faculty of Medicine

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About faculty of Medicine

The Faculty of Medicine was established in 1973, Tripoli, to contribute in qualifying medical personnel. The Faculty graduated its first batch in 1980.


It is one of the largest faculties at the University of Tripoli. It an important edifice of knowledge, so that during the past four decades this Faculty has contributed to preparing and graduating qualified doctors who had been very successful in performing their assigned role in the medical field in all the hospitals located all over the country. The graduate doctors were able to provide the best health services. The Faculty of Medicine has more than 493 faculty members, most of them are national elements who were among the first batches in this college and who contributed to providing the necessary health services in hospitals, clinics and dispensaries.


Many graduates of this Faculty have been sent to complete their studies abroad and who have proven their capabilities in scientific and clinical achievement with the testimony of many international universities. The Faculty seeks to activate graduate programs in various disciplines. It works to develop the vocabulary of its curricula and teaching methods that keep pace with the requirements of international quality.

Facts about faculty of Medicine

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Academic Staff






Master's Degree
Major Family and community Medicine





Who works at the faculty of Medicine

faculty of Medicine has more than 237 academic staff members

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Some of publications in faculty of Medicine

Familial hypercholesterolemia mutations in the Middle Eastern and North African region: a need for a national registry

Background Familial hypercholesterolemia (FH) is a well-understood Mendelian disorder that increases the risk of cardiovascular disease (CVD), a leading cause of mortality in Middle Eastern and North African (MENA) countries. Objective Review the reporting status of FH mutations across MENA and propose a systemic and strategic method for building a MENA FH registry. Methods Systematic literature search for statistics pertaining to CVD and comparison of number of FH mutations reported in MENA countries and countries with established FH registries. Results Only 57 mutations were reported in 17 MENA countries, whereas more than 500 mutations reported in 3 Western countries. Mortality rates due to CVD were significantly higher in MENA countries compared with Western countries. Conclusions The relatively low reporting of FH mutations in the consanguineous MENA communities with higher prevalence of arabic 17 English 101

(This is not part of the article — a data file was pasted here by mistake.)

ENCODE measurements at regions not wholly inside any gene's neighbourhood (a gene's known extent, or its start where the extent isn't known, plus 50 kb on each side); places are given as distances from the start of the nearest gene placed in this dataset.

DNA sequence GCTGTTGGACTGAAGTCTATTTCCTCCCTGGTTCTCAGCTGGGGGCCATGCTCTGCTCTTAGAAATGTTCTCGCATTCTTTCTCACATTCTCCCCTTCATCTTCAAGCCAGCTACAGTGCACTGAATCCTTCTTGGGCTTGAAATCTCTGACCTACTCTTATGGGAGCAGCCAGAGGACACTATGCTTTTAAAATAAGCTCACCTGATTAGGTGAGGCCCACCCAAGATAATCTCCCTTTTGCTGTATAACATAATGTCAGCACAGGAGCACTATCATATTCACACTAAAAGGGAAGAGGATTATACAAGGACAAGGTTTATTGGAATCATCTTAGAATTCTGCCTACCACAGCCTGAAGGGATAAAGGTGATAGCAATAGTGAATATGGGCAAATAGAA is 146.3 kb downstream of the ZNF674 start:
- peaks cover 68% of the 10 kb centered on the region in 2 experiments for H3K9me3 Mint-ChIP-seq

Mary Aderayo Bamimore, Ahmed Zaid(1-2015)
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Incidence of Clinical Venous Thromboembolism in Spinal Trauma with and without Spinal Cord Injury

Introduction: the risk of venous thromboembolism (VTE) after Spinal injuries was largely realised but the true incidence of which is still variable and unclear. Abstract Patients & method: We retrospectively reviewed the charts of 374 consecutive patients who sustained traumatic spinal injury and admitted acutely to a comprehensive care spinal injuries centre. 159 patients had spinal trauma with spinal cord injury (SCI) and 215 were neurologically intact. The majority of these patients were treated non-surgically and received the same thromboprophylactic regimen started within a median of 2 days post injury. The incidence of clinical VTE (deep Vein thrombosis DVT & Pulmonary Embolism PE) was determined and some risk factors discussed. Results: Among the neurologically intact group one patient developed clinical PE (0.5%). Out of 159 patients with SCI, 23 developed clinically evident VTE (14.5%), 15 had DVT (11.9%), 4 PE (5%) and 4 had both DVT & PE). There was no fatality. Complete SCI lesions were associated with higher incidence of VTE compared to incomplete lesions, 17.6 % & 11% respectively (p
Nabil Alageli, Aheed Osman(7-2021)
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Mutational screening in the PCSK9 gene among Libyan patients presenting familial hypercholesterolemia

Abstract: Familial hypercholesterolemia (FH) is an autosomal dominant genetic disorder of lipid metabolism, associated with elevated levels of low-density lipoprotein-cholesterol (LDLC), which can lead to premature cardiovascular disease and early death. Early diagnosis and initiation of treatment is important to prevent morbidity and mortality. Autosomal dominant hypercholesterolemia (ADH) is largely due to mutations in the low-density lipoprotein receptor gene (LDLR), the apolipoprotein B-100 gene (APOB), or the proprotein convertase subtilisin/kexin type 9 (PCSK9). In this study, genomic DNA of unrelated Libyan individuals with clinically diagnosed (FH) was analyzed by direct sequencing after dependent specific PCR primers amplification and DNA purification. That led to the identification of PCSK9 gene mutations for the first time in Libyan population which was compare to other populations. All 12 exons of PCSK9 gene and boundaries genotyped polymorphisms were sequenced, including leucine repeats coded in exon 1, by fluorescently tagged markers. We identified an allele for the rs67610340 polymorphism: an in-frame deletion, c.61_63delCTG (L8). We also identified another allele rs67610340 polymorphism: an in frame insertion c.61_63InsCTG (L10). The insertion and deletion alleles were both in exon 1 and could be associated with a risk and severity of coronary artery disease (CAD), suggesting a direct effect of PCSK9 on atherogenesis. arabic 11 English 90
Ghada Salem, Ahmed Zaid(1-2017)
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